The playwright knows his opera. In fact, he'll have three nights at the opera at the Kennedy Center this spring three opera-themed plays spinning in rep: Golden Age, a new backstage drama about launching Bellini's last opera, I Puritani, directed by Austin Pendleton (March 12-April 4, 2010); The Lisbon Traviata, directed by Christopher Ashley, with John Glover in the Nathan Lane role (March 20-April 11, 2010); and his Tony-winning Master Class, with Tyne Daly as Maria Callas (March 25-April 18, 2010).
Still missing in action from Ragtime is the Houdini trick that was the Act II curtain-raiser, "Welcome to Vaudeville." "Oh, that was Garth Drabinsky's idea," said McNally, meaning his now-convicted producer. "None of us wanted it. It took up five minutes!"
Flaherty grimaced at the memory. "Houdini used to escape from this giant box, and the authors were never a fan of that moment. We felt it was a fun entertainment, but it just wasn't the way that we really wanted to launch the act so, with this version, we're launching the act right back with the drama, with the Coalhouse story."
Director-choreographer Dodge, a 30-year member of SDC, is only now getting around to her Broadway bow, having worked "primarily in regionals," punctuated with a few Off-Broadway shows. "But I've had the pleasure of working with some of the greatest theatre artists who have been working over the past 30 years."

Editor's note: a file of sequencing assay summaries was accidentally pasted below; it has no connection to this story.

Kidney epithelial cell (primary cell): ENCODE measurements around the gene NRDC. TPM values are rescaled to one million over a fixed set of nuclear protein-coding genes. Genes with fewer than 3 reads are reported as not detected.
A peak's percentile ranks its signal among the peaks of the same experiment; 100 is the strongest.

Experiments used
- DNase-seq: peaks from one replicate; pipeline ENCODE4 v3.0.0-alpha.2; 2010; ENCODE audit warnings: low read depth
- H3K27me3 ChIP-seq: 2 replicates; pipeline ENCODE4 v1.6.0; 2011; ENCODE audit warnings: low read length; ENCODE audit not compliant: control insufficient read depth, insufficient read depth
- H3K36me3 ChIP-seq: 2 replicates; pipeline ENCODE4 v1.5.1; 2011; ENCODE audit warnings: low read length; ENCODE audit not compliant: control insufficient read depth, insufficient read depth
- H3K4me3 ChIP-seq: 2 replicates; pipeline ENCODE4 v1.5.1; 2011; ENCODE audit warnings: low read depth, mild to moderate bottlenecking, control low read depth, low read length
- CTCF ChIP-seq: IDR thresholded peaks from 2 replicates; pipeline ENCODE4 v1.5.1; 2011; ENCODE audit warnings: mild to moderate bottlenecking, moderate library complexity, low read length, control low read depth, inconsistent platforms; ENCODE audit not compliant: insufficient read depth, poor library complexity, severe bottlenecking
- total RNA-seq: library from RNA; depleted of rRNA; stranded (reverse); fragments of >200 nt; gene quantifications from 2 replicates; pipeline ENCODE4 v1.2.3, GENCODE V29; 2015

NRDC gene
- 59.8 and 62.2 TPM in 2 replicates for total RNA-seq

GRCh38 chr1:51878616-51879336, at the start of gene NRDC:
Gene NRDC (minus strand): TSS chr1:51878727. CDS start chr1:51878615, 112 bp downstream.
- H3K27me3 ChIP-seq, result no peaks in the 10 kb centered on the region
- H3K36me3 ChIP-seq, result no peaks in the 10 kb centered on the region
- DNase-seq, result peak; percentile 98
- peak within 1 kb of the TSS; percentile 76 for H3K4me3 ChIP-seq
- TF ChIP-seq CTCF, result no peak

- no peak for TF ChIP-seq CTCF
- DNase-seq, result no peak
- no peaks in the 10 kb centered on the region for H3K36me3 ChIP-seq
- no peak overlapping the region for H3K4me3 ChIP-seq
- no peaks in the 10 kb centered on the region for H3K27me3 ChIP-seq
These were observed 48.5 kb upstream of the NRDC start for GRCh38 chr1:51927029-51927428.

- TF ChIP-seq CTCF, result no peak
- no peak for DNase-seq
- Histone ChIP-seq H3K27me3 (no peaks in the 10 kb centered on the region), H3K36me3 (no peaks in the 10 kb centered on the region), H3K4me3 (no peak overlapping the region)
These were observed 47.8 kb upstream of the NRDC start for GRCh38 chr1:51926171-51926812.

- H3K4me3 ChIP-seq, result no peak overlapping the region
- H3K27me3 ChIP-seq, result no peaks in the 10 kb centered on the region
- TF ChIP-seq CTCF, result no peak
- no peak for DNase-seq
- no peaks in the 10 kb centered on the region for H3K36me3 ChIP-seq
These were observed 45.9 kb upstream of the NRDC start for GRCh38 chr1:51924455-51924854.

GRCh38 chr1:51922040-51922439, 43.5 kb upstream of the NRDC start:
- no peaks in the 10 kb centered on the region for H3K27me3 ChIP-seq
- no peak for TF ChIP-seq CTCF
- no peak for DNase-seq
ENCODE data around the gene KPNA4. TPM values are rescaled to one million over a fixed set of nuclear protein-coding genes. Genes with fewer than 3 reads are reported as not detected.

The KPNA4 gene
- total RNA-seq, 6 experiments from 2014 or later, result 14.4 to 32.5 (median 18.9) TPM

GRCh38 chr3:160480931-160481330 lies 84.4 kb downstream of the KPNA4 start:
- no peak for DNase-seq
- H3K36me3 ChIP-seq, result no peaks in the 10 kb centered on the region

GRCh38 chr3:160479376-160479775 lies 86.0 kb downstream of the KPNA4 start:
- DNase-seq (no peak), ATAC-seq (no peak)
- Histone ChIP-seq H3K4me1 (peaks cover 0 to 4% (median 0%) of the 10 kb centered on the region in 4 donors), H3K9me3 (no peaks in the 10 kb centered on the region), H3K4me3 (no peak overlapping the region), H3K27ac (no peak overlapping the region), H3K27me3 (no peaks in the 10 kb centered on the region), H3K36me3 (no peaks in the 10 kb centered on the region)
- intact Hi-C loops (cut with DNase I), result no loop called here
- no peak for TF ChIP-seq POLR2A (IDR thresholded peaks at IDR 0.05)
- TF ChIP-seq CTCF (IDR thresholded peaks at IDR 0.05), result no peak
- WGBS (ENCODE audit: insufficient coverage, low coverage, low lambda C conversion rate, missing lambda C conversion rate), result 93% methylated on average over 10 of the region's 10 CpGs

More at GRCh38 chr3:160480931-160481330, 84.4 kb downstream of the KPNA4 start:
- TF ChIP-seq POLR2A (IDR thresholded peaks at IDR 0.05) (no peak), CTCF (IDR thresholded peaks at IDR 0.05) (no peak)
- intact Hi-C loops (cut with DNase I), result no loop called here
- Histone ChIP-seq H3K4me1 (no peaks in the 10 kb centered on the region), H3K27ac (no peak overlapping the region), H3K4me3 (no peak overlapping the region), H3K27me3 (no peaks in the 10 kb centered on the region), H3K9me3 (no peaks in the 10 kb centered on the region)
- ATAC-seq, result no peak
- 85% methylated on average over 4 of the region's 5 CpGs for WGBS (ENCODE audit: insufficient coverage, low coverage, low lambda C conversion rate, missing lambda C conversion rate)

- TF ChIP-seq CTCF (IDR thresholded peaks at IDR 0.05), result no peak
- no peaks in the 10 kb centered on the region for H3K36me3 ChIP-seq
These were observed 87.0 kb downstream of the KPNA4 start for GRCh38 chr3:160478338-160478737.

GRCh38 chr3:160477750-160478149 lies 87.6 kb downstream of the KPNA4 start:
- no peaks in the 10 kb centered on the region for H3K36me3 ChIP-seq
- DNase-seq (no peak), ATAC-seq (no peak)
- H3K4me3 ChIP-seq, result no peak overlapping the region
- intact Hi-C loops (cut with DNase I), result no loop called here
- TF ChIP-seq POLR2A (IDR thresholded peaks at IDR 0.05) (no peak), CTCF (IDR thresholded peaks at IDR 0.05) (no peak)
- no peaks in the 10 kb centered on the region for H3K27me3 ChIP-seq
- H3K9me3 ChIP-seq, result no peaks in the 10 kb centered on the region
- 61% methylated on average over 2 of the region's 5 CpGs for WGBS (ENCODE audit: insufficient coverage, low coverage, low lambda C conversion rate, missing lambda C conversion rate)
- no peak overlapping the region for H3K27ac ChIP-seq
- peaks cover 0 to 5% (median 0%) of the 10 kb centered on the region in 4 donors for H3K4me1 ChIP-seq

She includes the Ragtime triumvirate in that number. "The creatives were very hands on," she said. In point of fact, "they asked me to direct the show. Terrence has been watching my work at Bay Street Theatre for the past several years he and Tom Kirdahy, his partner and one of our producers and Lynn and Steve had seen a production of their Once on This Island that I had directed and choreographed at Bay Street, and then I got to do their Seussical for Theatreworks USA. When the Kennedy Center approached them about Ragtime, Terrence went to Lynn and Steve and said, 'What do you think about Marcia?' They said, 'Yeah. Let's give it to her. We'd love to see what she'll come up with.' So they basically said, 'Do what you did with Seussical.'"
This meant removing the kid gloves. "I had to put my reverence aside. I didn't want us to take it so seriously. I wanted us to really dig into the characters and found out who these people were and what they were struggling against and how to pursue those obstacles. You know, it's more than puttin' on a show when you're working on Ragtime, but I also didn't want to become intimidated by it. I wanted to dig in and roll up our sleeves and find out how these characters related to each other."
Next, Dodge will return to her roots. "I have some regional commitments I made before 'my big Broadway debut,' and I'll honor them. I'm doing Anything Goes down at the Maltz Jupiter Theatre in February, then I'm going to Reprise in Los Angeles to do How To Succeed in Business Without Really Trying." Continued...